Aesop's Fables

The Fisherman & the Little Fish




A poor Fisherman, who lived on the fish he caught, had bad luck one day and caught nothing but a very small fry. The Fisherman was about to put it in his basket when the little Fish said:

"Please spare me, Mr. Fisherman! I am so small it is not worth while to carry me home. When I am bigger, I shall make you a much better meal."

But the Fisherman quickly put the fish into his basket.

"How foolish I should be," he said, "to throw you back. However small you may be, you are better than nothing at all."

A small gain is worth more than a large promise.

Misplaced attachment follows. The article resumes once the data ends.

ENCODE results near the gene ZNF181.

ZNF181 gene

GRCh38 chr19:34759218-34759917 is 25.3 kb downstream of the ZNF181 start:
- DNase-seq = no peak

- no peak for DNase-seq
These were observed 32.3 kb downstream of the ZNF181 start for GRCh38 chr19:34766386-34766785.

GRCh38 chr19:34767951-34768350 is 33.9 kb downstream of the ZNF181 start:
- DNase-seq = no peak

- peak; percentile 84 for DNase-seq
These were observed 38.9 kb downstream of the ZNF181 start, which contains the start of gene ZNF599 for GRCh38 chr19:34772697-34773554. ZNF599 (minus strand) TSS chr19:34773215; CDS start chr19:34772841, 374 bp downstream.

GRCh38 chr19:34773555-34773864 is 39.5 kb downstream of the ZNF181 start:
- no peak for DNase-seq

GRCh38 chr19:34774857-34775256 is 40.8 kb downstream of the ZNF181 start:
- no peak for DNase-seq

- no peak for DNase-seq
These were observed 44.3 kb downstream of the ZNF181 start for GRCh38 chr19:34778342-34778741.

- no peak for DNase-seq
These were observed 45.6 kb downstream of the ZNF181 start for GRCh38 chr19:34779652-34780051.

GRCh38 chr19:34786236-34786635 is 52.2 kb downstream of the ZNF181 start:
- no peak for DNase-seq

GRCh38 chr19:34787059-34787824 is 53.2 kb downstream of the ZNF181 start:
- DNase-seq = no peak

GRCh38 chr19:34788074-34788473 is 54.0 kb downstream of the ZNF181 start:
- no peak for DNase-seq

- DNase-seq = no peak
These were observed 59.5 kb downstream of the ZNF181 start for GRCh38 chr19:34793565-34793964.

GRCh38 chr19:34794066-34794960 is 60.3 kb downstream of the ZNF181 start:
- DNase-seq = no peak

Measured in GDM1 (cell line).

See also

The Fisherman & the Little Fish - Aesop's Fable - read online

Aesop's Fables, or the Aesopica, is a collection of fables credited to Aesop, a slave and storyteller believed to have lived in ancient Greece between 620 and 564 BCE. Of diverse origins, the stories associated with his name have descended to modern times through a number of sources and continue to be reinterpreted in different verbal registers and in popular as well as artistic media. Initially the fables were addressed to adults and covered religious, social and political themes. They were also put to use as ethical guides and from the Renaissance onwards were particularly used for the education of children.